Delphine was taught that policemen are supposed to protect and help you. She’s learning secondhand just how much that often isn’t the case if you’re black.

It’s also interesting to see people of other races through Delphine’s eyes. Hirohito is half Japanese, and Delphine has to overcome some of her assumptions about him. “Mean Lady Ming” who runs the nearby Chinese restaurant starts out as foreign and scary, but is less threatening as the girls get to know her. Tourists from another country (maybe Sweden?) seem almost alien with their very blond hair and “flugal, shlugal words.”


Cecile abandoned the girls a few days after Fern was born, leaving them to be raised by their father and grandmother. She will never be the kind of mother that the girls want, and it takes them a while to even think of her as their mother. Over time, eventually they get to know each other a bit, but there’s no miraculous coming together where all the problems go away. However, a line in passing suggests that at least Delphine and Cecile keep in touch after this crazy summer. She finally tells Delphine the story of her very difficult life which helps Delphine understand her now.

The people at the Black Panther center call each other “Brother” and “Sister” which bothers Delphine at first. But eventually Delphine sees that in many ways they are family for each other, especially in how they take care of the girls after Cecile is arrested.

Pa has always done his best for his daughters, even forcing them on the mother who abandoned them. Big Ma loves them, but she’s tough on them. Delphine has had to step up to take care of her sisters, and she’s mature well beyond her years. She sees her sisters as her responsibility, which she takes very seriously. The sisters can be very cruel to each other, but they almost always unite when someone else is mean to one of them. It’s a sweet and realistic portrayal of siblings.


Delphine has repeatedly clearly been told that boys can be policemen, firemen, the mayor. Girls will grow up to be teachers or nurses, wives and mothers.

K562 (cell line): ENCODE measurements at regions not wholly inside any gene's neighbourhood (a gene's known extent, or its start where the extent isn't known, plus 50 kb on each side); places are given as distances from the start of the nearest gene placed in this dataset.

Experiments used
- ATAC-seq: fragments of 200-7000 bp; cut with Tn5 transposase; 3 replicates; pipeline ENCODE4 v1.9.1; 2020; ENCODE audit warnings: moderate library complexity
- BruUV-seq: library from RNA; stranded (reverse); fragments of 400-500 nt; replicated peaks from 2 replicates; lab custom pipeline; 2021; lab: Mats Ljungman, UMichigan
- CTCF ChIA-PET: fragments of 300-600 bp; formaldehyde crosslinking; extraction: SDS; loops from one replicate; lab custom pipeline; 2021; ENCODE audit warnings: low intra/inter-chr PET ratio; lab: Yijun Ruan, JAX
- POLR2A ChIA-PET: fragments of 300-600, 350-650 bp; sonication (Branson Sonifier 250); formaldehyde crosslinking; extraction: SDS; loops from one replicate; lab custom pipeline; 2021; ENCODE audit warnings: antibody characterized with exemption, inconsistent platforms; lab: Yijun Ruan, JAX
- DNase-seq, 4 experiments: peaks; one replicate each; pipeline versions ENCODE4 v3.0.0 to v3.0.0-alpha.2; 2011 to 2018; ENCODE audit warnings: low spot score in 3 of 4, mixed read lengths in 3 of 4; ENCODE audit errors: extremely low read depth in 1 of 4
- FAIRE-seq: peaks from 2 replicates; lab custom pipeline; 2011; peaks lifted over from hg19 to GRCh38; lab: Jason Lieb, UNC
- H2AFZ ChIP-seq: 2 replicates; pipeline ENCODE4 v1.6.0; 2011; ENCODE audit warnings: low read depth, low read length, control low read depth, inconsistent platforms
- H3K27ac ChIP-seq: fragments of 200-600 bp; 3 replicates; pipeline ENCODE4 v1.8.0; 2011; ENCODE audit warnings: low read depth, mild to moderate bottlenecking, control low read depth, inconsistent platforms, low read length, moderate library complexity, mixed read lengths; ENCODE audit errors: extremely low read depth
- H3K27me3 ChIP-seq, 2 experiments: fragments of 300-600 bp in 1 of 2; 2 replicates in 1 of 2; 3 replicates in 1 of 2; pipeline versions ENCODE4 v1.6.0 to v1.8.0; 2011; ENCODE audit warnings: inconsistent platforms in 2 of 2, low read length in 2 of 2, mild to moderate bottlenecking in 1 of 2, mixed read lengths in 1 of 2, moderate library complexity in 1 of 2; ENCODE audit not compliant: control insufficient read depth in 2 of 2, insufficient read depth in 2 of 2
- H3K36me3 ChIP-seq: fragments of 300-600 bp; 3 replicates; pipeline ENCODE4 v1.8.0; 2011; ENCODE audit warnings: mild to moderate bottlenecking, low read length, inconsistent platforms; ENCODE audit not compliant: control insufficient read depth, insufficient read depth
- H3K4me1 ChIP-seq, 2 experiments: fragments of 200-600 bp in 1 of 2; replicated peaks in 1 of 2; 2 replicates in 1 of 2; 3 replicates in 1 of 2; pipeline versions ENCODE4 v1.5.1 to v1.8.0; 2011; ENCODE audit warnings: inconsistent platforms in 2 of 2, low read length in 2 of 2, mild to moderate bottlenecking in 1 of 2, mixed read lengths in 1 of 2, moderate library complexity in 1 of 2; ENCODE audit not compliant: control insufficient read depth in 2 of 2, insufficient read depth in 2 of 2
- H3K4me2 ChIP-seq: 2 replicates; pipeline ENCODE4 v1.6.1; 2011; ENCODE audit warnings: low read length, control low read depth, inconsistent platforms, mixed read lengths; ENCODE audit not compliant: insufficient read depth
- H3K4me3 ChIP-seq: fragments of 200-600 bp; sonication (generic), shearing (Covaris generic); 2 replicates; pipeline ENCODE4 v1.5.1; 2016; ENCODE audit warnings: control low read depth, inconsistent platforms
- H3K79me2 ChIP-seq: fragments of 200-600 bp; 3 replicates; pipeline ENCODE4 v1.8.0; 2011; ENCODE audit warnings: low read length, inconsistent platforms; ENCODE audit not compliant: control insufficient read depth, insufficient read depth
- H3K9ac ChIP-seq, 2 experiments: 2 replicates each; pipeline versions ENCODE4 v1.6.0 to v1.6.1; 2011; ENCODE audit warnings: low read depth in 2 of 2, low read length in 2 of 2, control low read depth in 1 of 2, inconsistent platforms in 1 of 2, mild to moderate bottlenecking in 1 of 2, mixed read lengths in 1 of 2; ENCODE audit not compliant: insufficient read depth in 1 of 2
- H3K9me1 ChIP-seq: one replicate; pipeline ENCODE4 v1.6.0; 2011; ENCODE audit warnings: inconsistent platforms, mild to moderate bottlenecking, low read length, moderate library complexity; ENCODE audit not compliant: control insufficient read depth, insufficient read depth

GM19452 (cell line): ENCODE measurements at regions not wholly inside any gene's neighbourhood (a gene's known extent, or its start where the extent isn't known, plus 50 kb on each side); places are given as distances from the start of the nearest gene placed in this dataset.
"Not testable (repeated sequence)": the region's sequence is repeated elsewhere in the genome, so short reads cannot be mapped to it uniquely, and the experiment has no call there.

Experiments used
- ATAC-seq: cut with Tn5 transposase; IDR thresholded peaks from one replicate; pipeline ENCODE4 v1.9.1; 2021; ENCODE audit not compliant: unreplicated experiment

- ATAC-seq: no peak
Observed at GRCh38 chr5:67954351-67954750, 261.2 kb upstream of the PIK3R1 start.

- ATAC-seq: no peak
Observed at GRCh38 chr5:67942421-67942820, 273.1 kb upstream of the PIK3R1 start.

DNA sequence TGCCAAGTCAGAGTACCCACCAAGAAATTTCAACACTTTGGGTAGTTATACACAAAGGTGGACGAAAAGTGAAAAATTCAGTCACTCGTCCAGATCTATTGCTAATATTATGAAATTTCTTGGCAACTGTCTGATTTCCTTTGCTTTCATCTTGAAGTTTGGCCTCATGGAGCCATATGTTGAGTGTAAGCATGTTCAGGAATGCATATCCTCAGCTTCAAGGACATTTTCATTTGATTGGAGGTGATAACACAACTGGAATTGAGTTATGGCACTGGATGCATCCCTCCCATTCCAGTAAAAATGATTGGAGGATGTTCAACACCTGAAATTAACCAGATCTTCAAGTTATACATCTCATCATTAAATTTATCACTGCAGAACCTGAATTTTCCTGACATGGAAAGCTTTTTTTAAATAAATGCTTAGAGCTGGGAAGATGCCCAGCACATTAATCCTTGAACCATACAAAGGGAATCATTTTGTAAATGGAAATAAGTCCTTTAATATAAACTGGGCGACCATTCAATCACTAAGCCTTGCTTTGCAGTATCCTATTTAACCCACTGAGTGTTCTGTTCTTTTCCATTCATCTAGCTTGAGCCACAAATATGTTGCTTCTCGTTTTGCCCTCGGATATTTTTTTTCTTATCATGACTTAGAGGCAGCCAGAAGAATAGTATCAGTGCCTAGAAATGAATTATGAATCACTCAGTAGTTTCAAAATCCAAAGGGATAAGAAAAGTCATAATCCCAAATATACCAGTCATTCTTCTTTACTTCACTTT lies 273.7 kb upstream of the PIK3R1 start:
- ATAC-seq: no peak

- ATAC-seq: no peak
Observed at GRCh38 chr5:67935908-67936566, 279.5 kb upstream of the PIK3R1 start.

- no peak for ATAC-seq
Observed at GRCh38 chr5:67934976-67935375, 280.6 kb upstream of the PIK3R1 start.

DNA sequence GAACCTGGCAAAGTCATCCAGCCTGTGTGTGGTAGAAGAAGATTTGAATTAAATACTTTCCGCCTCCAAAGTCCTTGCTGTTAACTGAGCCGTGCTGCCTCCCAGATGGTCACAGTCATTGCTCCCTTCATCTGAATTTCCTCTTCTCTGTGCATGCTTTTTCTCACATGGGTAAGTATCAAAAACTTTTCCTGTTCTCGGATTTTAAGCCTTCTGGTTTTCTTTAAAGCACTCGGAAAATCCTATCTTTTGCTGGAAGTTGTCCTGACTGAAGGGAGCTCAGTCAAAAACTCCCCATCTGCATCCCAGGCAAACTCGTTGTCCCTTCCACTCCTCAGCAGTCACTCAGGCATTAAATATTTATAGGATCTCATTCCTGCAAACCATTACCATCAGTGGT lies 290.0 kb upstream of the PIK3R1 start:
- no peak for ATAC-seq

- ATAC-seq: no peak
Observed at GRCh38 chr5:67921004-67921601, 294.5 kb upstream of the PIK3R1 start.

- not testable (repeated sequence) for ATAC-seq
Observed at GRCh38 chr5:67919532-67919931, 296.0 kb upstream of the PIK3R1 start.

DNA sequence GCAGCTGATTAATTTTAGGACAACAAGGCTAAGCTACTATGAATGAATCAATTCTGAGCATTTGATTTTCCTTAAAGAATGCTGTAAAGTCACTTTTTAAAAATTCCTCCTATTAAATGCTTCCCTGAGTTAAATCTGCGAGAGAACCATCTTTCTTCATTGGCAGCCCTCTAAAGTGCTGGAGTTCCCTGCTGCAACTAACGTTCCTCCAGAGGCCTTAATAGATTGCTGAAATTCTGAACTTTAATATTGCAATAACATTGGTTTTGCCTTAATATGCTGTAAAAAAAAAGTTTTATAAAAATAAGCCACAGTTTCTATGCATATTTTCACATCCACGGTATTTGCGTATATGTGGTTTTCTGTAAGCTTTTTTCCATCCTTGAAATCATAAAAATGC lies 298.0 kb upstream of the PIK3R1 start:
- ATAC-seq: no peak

Boys and Sex

All the girls seem to have a crush on Hirohito, and many of them are very silly about it. Delphine eventually becomes friends with him, and he convinces her to ride his go-kart, which is perhaps the most child-like thing she’s done in ages.

Cecile talks about how hard it is to be a young woman on the streets—it doesn’t take much to read between the lines and assume she had some rough times. Eventually Delphine’s father gives her a home, although it’s never mentioned that they got married. Delphine was born the following year. It’s not a very conventional relationship, although it’s been clear that Pa loved her in his way.


There’s a lot in this fairly short book. Delphine is a wonderful narrator, often funny and insightful, always observant. It’s informative and will probably provoke lots of questions about how realistic it is. It’s a great place to start conversations about racism in its many forms. It’s suitable for precocious nine year olds and up, probably ideal for 11 and 12 year olds. Although all of the main characters are female, it should also be of interest to boys. The social and family issues aren’t gender specific.

Daughter Update:

My daughter (13 years old) really enjoyed it and read it quickly, although she was worried that something horrible and tragic was going to happen, despite my assurances that nothing did. But so many books like this rely on tragedy to drive home their point. It’s wonderfully refreshing that this book doesn’t do that.


One Crazy Summer by Rita Williams-Garcia
Published in 2010 by Amistad
Borrowed from Booksfree


  1. Can you give the specific example from the text where you believe Delphine encounters this sexism?

    • ayvalentine says:

      It’s been a while since I read the book, but it was something she was told, I think by an adult – possibly at the same school at home that said the police would protect and help people?